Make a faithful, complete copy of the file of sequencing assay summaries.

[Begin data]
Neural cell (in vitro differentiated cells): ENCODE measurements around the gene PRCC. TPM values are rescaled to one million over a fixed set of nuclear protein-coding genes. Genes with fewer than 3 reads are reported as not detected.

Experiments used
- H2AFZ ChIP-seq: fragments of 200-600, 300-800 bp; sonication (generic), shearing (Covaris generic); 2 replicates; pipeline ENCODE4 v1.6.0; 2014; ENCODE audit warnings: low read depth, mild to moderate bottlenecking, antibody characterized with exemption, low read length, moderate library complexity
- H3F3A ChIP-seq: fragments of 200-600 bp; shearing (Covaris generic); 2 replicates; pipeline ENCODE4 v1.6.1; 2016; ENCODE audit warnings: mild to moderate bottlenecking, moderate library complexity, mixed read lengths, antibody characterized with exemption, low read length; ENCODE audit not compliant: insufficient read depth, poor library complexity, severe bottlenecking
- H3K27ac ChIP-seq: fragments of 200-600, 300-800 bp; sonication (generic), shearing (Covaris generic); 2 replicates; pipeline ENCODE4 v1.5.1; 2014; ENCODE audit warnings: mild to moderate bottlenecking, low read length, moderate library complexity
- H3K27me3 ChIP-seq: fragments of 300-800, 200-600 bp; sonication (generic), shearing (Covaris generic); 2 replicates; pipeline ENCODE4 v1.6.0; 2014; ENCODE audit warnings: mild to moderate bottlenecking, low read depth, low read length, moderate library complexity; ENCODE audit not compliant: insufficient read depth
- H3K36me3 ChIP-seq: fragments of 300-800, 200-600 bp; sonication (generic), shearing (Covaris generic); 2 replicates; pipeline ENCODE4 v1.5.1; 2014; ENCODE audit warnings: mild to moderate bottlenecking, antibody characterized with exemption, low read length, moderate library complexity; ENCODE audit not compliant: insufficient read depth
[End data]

Neural cell (in vitro differentiated cells): ENCODE measurements around the gene PRCC. TPM values are rescaled to one million over a fixed set of nuclear protein-coding genes. Genes with fewer than 3 reads are reported as not detected.

Experiments used
- H2AFZ ChIP-seq: fragments of 200-600, 300-800 bp; sonication (generic), shearing (Covaris generic); 2 replicates; pipeline ENCODE4 v1.6.0; 2014; ENCODE audit warnings: low read depth, mild to moderate bottlenecking, antibody characterized with exemption, low read length, moderate library complexity
- H3F3A ChIP-seq: fragments of 200-600 bp; shearing (Covaris generic); 2 replicates; pipeline ENCODE4 v1.6.1; 2016; ENCODE audit warnings: mild to moderate bottlenecking, moderate library complexity, mixed read lengths, antibody characterized with exemption, low read length; ENCODE audit not compliant: insufficient read depth, poor library complexity, severe bottlenecking
- H3K27ac ChIP-seq: fragments of 200-600, 300-800 bp; sonication (generic), shearing (Covaris generic); 2 replicates; pipeline ENCODE4 v1.5.1; 2014; ENCODE audit warnings: mild to moderate bottlenecking, low read length, moderate library complexity
- H3K27me3 ChIP-seq: fragments of 300-800, 200-600 bp; sonication (generic), shearing (Covaris generic); 2 replicates; pipeline ENCODE4 v1.6.0; 2014; ENCODE audit warnings: mild to moderate bottlenecking, low read depth, low read length, moderate library complexity; ENCODE audit not compliant: insufficient read depth
- H3K36me3 ChIP-seq: fragments of 300-800, 200-600 bp; sonication (generic), shearing (Covaris generic); 2 replicates; pipeline ENCODE4 v1.5.1; 2014; ENCODE audit warnings: mild to moderate bottlenecking, antibody characterized with exemption, low read length, moderate library complexity; ENCODE audit not compliant: insufficient read depth